Prophets of Wine and Beer

My Dad has started blogging! He’s been writing some commentary on the Heidelburg Catechism at a blog which he co-authors with some of his church members at New Covenant Presbyterian in McComb, MS.

His post today notes the language used by Micah about prophets of wine and beer. Dad ends with

May God save us from the Prophets of Wine and Beer and from a mindset that is satisfied with anything other than God’s truth as given in Scripture!

What DeYoung means by Reformed

Yesterday, Kevin DeYoung wrote a blog entry on what he means by Reformed, in the Protestant Christian context. He listed a number of statements, and they are all positive and God-focused, so it really hit me about expressing our hope.

Here are a few:

  • I marvel at God’s holiness, that he is independent, pure, good, and utterly beyond me.
  • I glory in God’s goodness, that he should save a wretch like me, totally undeserving, bent toward evil in all my faculties.

  • I rejoice in God’s sovereignty, that he chose to save me for the praise of his glory, not owing to anything I did or would do or any potential in me.

DeYoung is one of the authors of Young, Restless, and Reformed, which is a pretty good book. I read it recently.

Visualizing BIblcal References

Chris Harrison has a fantastic graph, visualizing Biblical references.

Biblical arc

The bar graph that runs along the bottom represents all of the chapters in the Bible. Books alternate in color between white and light gray. The length of each bar denotes the number of verses in the chapter. Each of the 63,779 cross references found in the Bible is depicted by a single arc – the color corresponds to the distance between the two chapters, creating a rainbow-like effect.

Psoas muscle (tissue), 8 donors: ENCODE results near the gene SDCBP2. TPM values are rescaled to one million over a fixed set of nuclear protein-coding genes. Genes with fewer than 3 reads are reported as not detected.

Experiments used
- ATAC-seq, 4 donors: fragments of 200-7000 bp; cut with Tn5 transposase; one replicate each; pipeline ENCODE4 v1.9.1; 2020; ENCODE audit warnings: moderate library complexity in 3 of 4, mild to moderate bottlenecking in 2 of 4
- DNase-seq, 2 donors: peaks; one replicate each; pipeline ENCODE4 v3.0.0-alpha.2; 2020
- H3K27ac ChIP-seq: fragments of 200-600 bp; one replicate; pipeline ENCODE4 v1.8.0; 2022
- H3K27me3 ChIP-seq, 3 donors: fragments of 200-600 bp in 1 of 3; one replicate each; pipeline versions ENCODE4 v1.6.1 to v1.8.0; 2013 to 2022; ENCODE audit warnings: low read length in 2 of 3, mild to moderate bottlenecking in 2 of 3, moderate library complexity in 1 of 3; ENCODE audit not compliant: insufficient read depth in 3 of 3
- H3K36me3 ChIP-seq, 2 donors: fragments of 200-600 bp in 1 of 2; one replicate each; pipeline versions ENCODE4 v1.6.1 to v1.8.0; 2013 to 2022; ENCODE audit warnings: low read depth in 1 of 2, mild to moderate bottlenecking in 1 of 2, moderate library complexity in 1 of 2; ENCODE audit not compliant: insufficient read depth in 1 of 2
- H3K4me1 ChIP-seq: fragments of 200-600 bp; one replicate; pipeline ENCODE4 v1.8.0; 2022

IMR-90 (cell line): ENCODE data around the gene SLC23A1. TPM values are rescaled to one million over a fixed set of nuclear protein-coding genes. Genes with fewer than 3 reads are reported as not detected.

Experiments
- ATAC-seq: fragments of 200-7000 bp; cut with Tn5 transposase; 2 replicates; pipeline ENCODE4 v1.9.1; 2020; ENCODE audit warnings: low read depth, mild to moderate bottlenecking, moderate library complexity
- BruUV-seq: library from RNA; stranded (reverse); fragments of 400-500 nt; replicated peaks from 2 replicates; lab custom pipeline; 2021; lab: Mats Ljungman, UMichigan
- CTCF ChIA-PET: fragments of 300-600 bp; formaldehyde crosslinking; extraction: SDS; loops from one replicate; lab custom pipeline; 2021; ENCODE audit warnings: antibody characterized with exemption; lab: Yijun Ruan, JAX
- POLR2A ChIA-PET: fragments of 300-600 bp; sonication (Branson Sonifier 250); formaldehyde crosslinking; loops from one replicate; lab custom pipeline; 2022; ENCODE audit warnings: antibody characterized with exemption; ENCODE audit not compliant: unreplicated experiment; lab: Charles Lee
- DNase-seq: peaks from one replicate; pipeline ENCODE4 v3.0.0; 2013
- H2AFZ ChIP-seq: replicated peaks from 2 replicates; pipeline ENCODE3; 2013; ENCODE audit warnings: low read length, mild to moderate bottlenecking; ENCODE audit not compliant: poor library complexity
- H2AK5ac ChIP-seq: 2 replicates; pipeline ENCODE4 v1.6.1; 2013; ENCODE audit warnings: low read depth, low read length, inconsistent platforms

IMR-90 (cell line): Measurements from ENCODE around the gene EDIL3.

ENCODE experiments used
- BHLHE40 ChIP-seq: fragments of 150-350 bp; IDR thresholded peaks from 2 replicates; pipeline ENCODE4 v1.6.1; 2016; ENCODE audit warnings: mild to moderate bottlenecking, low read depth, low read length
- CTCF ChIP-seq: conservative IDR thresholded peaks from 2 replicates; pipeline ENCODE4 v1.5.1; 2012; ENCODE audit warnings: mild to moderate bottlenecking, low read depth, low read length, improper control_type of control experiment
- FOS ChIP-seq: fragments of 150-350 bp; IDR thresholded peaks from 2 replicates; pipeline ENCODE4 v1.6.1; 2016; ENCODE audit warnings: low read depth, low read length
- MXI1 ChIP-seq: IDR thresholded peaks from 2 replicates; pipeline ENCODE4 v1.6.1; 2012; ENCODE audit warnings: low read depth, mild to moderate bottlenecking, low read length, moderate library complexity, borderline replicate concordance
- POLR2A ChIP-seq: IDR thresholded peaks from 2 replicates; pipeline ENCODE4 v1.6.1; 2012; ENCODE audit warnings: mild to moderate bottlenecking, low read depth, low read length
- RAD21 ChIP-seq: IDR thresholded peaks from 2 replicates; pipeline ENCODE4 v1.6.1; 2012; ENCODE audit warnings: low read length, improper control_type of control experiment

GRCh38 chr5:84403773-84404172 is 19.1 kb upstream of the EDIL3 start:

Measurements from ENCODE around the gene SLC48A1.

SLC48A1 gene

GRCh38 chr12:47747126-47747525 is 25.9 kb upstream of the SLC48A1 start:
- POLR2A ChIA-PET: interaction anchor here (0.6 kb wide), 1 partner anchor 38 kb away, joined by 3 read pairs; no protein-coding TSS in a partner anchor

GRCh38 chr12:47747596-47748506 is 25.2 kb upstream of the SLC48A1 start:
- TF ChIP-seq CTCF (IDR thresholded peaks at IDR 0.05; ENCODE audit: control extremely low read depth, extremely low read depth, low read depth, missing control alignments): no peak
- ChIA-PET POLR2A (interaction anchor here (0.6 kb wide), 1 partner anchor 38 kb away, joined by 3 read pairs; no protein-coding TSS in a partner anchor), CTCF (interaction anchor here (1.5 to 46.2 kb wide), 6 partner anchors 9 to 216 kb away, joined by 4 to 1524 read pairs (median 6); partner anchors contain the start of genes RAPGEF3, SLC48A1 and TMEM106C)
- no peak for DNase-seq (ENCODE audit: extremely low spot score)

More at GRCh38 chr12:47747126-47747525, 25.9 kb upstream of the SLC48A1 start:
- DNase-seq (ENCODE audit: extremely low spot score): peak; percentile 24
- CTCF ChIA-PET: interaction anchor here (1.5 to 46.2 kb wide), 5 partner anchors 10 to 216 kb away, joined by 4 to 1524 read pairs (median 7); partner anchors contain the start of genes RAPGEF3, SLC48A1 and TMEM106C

John Frame on Single-Issue Voting

Josh Harris quotes John Frame about single-issue voting.

This is not to say that political choices are always obvious. Often we must choose the lesser of two evils. Candidate Mershon may have a better view of one issue than Candidate Beates, while Beates has a better view on a different issue. It is an art to weigh the importance of different issues and to come to a godly conclusion. Each of us should have a large amount of tolerance for other Christians who come to conclusions that are different from ours. Rarely will one issue trump all others, though I must say that I will never vote for a candidate who advocates or facilitates the killing of unborn children.”-John Frame, The Doctrine of the Christian Life (P&R 2008). p. 617.

I haven’t read that Frame book, but I really like how he views the question.

Death of Congregational Singing

Michael Raiter wrote a great article back in April about congregational singing in the church.

It’s time for congregations to sensitively but firmly rise up and reclaim congregational singing. We must remind song leaders (or, perhaps, teach them in the first place) the purpose of their ministry. Putting a microphone in the hands of someone who can sing no more makes her a song leader than, as the old proverb goes, sticking someone in a garage makes him a car. All the microphone does is make someone a very loud singer. The ministry of the song leader is, surely, to guide and lead the people of God in singing. The role of the song leader is to help us to sing, and they will know if they have fulfilled that ministry when they can hardly be heard because of the praises of the congregation filling the room.